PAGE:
[Jacob Neusner, The Yerushalmi, p.156-157]

Jesus Partial Fulfillment of Yom Kippur

“But when Christ appeared as a high priest of the good things that have come, then through the greater and more perfect tent (not made with hands, that is, not of this creation) he entered once for all into the holy places, not by means of the blood of goats and calves but by means of his own blood, thus securing an eternal redemption … Nor was it to offer himself repeatedly, as the high priest enters the holy places every year with blood not his own, for then he would have had to suffer repeatedly since the foundation of the world. But as it is, he has appeared once for all at the end of the ages to put away sin by the sacrifice of himself.”

[Hebrews 9:11-12, 25-26]

The book of Hebrews elaborates on the role of the high priest and the Day of Atonement, specifically how the Lord Jesus has entered into the very presence of God in heaven by His own blood on our behalf. When Jesus died once and for all as the atoning sacrifice for sin, the veil in the Temple was torn in two from top to bottom, exposing the inner sanctuary. God was communicating a message that sinners now have direct access to the Father through the Son — our Great High Priest.

The Day of Atonement does find its partial fulfillment in the first coming of Christ, as He has made propitiation for our sins and the sins of the whole world. The annual rehearsal on Yom Kippur was merely a shadow picture of the good things to come.

“For since the law has but a shadow of the good things to come instead of the true form of these realities, it can never, by the same sacrifices that are continually offered every year, make perfect those who draw near … Therefore, brothers, since we have confidence to enter the holy places by the blood of Jesus, by the new and living way that he opened for us through the curtain, that is, through his flesh, and since we have a great priest over the house of God, let us draw near with a true heart in full assurance of faith, with our hearts sprinkled clean from an evil conscience and our bodies washed with pure water.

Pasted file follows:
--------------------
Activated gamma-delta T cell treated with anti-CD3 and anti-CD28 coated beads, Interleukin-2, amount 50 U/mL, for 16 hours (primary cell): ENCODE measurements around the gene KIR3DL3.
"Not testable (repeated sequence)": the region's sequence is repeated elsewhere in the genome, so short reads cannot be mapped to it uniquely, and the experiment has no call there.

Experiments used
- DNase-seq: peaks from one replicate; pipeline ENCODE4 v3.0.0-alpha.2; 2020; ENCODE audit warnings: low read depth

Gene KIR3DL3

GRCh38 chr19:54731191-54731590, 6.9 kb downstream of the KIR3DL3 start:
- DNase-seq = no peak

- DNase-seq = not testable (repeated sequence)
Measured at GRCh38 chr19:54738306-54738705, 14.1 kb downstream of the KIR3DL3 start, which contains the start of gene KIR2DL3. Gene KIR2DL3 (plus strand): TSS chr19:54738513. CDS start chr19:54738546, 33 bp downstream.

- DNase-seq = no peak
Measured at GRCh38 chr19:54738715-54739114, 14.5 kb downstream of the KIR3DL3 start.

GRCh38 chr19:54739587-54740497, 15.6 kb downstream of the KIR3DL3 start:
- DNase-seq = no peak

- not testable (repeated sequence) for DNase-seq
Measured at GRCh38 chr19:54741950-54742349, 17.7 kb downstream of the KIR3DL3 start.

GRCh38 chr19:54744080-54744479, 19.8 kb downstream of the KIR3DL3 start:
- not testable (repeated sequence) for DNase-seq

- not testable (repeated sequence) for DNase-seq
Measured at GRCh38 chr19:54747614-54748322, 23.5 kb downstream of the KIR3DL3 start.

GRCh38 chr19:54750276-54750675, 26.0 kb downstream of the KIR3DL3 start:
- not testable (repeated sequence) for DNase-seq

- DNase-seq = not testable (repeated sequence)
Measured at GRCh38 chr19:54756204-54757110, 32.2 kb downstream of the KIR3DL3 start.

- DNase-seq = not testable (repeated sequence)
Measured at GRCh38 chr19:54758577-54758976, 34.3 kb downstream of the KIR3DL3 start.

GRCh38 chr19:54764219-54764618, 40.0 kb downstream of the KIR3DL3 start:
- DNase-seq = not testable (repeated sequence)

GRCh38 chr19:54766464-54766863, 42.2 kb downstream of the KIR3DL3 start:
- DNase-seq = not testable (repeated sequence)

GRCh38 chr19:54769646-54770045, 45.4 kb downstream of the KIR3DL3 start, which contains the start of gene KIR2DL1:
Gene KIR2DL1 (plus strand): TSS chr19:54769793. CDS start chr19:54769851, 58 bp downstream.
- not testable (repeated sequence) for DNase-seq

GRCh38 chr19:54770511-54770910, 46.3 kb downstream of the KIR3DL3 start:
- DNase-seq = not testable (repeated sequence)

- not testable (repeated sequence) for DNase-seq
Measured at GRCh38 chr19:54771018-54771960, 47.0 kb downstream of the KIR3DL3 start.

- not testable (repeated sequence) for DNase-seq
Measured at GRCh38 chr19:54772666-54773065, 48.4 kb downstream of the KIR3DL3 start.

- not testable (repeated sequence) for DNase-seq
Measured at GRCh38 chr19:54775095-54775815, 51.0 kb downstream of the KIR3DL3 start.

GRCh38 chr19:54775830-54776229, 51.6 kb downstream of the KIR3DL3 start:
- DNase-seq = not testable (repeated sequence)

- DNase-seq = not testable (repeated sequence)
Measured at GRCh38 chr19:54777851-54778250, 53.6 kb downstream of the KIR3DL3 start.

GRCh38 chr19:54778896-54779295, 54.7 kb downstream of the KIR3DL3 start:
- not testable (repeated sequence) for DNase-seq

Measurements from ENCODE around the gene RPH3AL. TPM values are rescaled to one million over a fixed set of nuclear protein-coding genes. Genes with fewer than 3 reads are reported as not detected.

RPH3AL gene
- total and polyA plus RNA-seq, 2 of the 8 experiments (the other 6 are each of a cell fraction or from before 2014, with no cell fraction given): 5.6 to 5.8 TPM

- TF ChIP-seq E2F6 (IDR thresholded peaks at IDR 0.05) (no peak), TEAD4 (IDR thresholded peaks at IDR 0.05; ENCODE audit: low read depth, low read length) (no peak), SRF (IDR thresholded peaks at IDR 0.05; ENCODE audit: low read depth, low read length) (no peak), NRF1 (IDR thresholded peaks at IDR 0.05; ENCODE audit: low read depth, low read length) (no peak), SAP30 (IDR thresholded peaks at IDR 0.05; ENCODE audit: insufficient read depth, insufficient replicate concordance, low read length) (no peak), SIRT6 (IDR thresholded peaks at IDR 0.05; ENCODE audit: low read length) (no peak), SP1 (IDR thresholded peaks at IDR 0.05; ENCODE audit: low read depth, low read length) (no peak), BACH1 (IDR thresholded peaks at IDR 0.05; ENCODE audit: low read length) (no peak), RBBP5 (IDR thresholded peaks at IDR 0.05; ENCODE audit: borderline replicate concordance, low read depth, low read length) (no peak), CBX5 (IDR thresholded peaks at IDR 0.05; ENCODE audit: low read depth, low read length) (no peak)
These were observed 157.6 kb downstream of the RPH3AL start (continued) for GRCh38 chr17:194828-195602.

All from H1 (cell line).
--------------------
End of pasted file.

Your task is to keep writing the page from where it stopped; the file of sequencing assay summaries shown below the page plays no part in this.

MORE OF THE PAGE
[Hebrews 10:1, 19-22]

The Day of Atonement, however, will not ultimately be fulfilled until Christ comes a second time to bring judgment on His enemies, transfer the guilt of sin upon Azazel (the devil), forgive and save the nation of Israel, and completely pour out his wrath upon the wicked.

“And just as it is appointed for man to die once, and after that comes judgment, so Christ, having been offered once to bear the sins of many, will appear a second time, not to deal with sin but to save those who are eagerly waiting for him … But when Christ had offered for all time a single sacrifice for sins, he sat down at the right hand of God, waiting from that time until his enemies should be made a footstool for his feet.”

[Hebrews 9:27-28, 10:12-13]

Stay tuned for my next post — part 2 of the Day of Atonement.